Especially if you were involved in a public altercation and you have witnesses who will confirm your claim, insisting that you acted in self-defense may be the effective way to persuade a jury to find you not guilty. After all, acting in self-defense is something that everyone understands.

What is Required if You Claim Self-Defense?

When self-defense is your legal defense to an assault charge, you are not disputing that you committed the act; rather, you are claiming that you were legally justified. To convict you of assault, the state must prove beyond a reasonable doubt that you did not act in self-defense. However, your lawyer only has to show that you “probably” acted to defend yourself.

In other words, your Denver assault attorney has to cast only enough doubt on the state’s case to keep the jury from convicting you. In some assault cases, however, you may not be allowed to claim that you acted in self-defense.

For example, if you start an altercation with someone and then fear for your life, your self-defense claim will not hold up in court – because you began the altercation. If someone slaps you, your response must be reasonable. You can’t injure or incapacitate someone in response.

What Else is Important to Know?

If the victim is the defendant’s former or current dating partner or spouse, an assault conviction may prompt a domestic violence sentencing enhancement that includes a restraining order – meaning no contact is allowed with the victim – and mandatory domestic violence counseling.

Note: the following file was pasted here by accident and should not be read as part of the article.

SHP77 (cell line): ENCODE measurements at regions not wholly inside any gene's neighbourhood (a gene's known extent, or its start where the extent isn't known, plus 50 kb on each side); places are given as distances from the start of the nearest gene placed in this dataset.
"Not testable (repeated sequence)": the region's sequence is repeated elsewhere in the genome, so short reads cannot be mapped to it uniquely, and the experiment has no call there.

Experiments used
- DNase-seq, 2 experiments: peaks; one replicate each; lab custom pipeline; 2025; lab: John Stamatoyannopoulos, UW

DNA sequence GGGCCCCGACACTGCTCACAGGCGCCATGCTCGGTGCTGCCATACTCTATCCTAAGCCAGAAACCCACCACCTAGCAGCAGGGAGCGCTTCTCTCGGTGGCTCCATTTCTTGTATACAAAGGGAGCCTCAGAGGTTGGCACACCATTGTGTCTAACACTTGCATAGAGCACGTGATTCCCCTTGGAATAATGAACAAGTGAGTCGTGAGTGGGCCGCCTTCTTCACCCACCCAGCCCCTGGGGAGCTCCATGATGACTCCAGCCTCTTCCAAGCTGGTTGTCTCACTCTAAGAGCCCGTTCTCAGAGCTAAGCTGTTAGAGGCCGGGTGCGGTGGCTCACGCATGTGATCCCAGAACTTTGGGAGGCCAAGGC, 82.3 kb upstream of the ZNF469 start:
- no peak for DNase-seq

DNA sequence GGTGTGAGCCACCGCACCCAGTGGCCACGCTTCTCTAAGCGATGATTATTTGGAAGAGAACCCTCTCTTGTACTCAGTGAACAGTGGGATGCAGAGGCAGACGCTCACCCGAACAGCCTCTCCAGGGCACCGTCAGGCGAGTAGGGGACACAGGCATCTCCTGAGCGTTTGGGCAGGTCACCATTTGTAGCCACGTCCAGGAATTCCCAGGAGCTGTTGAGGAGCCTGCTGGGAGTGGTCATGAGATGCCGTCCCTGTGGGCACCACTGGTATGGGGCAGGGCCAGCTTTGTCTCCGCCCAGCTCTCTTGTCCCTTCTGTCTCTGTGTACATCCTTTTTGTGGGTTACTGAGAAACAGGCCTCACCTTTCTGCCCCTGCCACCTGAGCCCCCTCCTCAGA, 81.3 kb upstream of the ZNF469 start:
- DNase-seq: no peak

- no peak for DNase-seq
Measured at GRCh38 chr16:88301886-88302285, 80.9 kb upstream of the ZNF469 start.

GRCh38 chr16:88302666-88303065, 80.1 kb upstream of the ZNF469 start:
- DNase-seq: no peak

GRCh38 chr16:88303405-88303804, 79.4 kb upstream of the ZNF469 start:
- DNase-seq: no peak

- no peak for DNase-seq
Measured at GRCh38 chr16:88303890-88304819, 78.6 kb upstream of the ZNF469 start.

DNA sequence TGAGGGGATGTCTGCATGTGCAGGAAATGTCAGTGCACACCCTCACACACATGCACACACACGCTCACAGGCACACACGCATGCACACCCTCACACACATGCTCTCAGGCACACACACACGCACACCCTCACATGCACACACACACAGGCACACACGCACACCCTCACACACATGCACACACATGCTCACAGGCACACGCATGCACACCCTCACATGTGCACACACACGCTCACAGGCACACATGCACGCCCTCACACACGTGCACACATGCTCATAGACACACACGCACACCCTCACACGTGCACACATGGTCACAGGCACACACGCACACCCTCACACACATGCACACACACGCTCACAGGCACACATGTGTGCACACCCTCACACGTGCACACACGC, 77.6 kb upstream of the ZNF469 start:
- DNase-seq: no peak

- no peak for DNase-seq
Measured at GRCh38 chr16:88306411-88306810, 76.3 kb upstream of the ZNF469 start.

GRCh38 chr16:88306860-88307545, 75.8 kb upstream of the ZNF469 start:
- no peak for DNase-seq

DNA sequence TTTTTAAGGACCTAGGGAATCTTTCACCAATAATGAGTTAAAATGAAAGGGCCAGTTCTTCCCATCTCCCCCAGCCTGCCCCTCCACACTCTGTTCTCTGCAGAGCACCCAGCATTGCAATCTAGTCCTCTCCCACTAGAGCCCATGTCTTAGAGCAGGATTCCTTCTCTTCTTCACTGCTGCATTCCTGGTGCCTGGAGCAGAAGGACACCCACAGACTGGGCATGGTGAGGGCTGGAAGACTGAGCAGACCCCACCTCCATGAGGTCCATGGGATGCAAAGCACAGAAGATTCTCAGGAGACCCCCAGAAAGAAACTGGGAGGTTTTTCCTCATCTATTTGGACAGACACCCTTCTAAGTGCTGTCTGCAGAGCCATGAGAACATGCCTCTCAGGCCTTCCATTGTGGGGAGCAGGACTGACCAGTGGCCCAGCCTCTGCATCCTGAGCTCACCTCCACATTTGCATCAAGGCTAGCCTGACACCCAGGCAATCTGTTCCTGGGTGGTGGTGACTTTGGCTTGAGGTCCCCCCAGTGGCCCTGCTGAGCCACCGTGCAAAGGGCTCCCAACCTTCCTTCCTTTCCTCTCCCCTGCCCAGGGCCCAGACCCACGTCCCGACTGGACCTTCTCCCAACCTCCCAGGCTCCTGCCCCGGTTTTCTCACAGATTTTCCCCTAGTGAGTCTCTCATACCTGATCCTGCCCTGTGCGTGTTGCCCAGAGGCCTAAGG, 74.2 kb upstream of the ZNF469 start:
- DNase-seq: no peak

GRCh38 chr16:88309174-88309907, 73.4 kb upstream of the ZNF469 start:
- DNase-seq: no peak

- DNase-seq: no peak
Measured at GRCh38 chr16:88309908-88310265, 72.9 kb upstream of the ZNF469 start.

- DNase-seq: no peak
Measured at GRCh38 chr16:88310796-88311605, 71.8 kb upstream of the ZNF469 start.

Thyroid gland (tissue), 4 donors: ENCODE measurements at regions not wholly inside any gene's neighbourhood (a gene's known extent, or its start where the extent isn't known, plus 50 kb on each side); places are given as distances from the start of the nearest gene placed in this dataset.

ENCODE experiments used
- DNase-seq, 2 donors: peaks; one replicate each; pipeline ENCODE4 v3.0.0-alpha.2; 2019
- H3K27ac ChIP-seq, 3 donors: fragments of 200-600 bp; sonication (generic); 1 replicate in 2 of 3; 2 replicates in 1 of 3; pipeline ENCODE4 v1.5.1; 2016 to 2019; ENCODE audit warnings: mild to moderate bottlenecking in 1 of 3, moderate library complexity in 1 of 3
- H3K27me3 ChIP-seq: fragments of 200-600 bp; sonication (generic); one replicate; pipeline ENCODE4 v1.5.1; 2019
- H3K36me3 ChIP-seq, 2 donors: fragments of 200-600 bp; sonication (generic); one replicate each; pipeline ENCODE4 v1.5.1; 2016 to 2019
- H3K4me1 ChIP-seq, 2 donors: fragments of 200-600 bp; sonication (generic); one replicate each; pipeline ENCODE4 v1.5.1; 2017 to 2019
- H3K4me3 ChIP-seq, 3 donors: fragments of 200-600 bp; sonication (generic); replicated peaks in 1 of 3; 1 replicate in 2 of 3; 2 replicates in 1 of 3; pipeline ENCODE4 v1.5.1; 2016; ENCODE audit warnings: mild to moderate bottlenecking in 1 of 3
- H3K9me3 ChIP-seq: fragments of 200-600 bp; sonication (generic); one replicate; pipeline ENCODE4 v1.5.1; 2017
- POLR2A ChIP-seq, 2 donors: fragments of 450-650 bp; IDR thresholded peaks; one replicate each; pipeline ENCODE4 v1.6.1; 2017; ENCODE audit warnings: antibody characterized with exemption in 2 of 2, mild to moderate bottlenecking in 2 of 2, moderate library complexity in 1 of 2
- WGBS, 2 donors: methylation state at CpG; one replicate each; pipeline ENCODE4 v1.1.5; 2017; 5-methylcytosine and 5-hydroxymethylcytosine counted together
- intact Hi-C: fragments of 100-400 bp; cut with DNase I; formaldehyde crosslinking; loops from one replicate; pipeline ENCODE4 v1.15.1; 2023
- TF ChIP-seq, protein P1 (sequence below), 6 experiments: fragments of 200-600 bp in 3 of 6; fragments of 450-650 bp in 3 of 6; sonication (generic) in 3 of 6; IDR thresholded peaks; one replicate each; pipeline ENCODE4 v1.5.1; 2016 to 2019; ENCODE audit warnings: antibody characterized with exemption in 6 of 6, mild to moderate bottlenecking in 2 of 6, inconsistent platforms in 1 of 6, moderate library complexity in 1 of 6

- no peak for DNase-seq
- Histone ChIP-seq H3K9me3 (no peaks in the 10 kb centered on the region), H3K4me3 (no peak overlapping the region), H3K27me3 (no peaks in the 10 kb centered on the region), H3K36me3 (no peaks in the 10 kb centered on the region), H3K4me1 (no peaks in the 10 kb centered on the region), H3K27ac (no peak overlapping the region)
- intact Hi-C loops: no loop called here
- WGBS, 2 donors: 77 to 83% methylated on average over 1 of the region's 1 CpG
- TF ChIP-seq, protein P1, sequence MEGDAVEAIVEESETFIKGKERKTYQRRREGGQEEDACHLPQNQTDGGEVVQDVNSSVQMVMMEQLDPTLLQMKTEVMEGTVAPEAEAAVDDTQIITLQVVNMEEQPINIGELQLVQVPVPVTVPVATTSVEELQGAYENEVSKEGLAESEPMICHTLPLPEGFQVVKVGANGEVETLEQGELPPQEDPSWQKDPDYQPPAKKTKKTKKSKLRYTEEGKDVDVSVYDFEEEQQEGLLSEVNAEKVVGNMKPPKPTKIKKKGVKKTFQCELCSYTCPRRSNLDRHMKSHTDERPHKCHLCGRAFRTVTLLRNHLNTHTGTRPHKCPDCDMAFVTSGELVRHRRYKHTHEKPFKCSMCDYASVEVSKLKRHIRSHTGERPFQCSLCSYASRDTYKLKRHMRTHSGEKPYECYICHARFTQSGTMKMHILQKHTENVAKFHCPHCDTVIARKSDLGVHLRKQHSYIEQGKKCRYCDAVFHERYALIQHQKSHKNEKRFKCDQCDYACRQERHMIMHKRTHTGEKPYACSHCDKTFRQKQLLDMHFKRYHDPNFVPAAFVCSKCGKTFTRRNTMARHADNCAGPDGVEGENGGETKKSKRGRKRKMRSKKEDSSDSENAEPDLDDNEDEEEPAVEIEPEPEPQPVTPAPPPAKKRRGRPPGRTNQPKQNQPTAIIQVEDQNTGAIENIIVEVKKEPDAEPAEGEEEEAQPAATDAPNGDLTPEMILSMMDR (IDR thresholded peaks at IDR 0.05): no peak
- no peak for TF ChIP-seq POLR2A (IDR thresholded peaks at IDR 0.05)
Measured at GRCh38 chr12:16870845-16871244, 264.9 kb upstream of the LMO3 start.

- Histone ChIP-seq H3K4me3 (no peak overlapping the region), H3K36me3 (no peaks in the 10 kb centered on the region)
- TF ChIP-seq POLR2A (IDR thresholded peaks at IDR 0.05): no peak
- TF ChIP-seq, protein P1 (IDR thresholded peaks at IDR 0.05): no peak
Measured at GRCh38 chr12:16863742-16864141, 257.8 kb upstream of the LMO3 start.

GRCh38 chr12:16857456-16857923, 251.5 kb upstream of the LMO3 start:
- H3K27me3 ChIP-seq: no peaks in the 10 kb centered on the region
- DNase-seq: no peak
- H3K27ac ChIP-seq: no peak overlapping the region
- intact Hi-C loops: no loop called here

You should also know that a conviction for a Class Three felony – such as assault in the first degree – cannot be sealed or expunged in Colorado. Prospective employers and landlords, for instance, may learn of the conviction when they conduct a background check.

If you are an immigrant in Colorado, a conviction for assault may prompt a removal proceeding, and if you hold a professional license in this state, you should know that a conviction for assault may trigger a suspension or revocation of your license by your state licensing board.

Who Will Fight for the Justice You Need?

For over a quarter of a century, award-winning Denver defense attorney Daniel M. Murphy has provided sympathetic, aggressive, and effective legal advice and representation to his clients. On a regular basis, he successfully defends clients who are charged with violent crimes like assault.

Attorney Daniel M. Murphy understands that an assault conviction can very negatively affect your family, your career, and your freedom, so he will use every necessary legal tool to bring your assault case to its best possible conclusion.

If you are charged with assault or with another violent crime in or near the Denver area, put the law to work for you, and contact attorney Daniel M. Murphy by calling 303-996-8998 – as quickly as possible – to schedule a no-obligation, no-cost evaluation of your case.

Dan Murphy
By: Dan Murphy

Denver criminal defense lawyer Daniel M. Murphy provides clients in the Denver area with aggressive and sympathetic legal representation. He graduated from the University of Denver Law School in 1994 and worked as a public defender before starting his own practice in 1996. He has defended clients accused of the most difficult criminal and alcohol-related charges. He also serves as a Moot Court Judge for Denver-area law students who rely on his mentorship.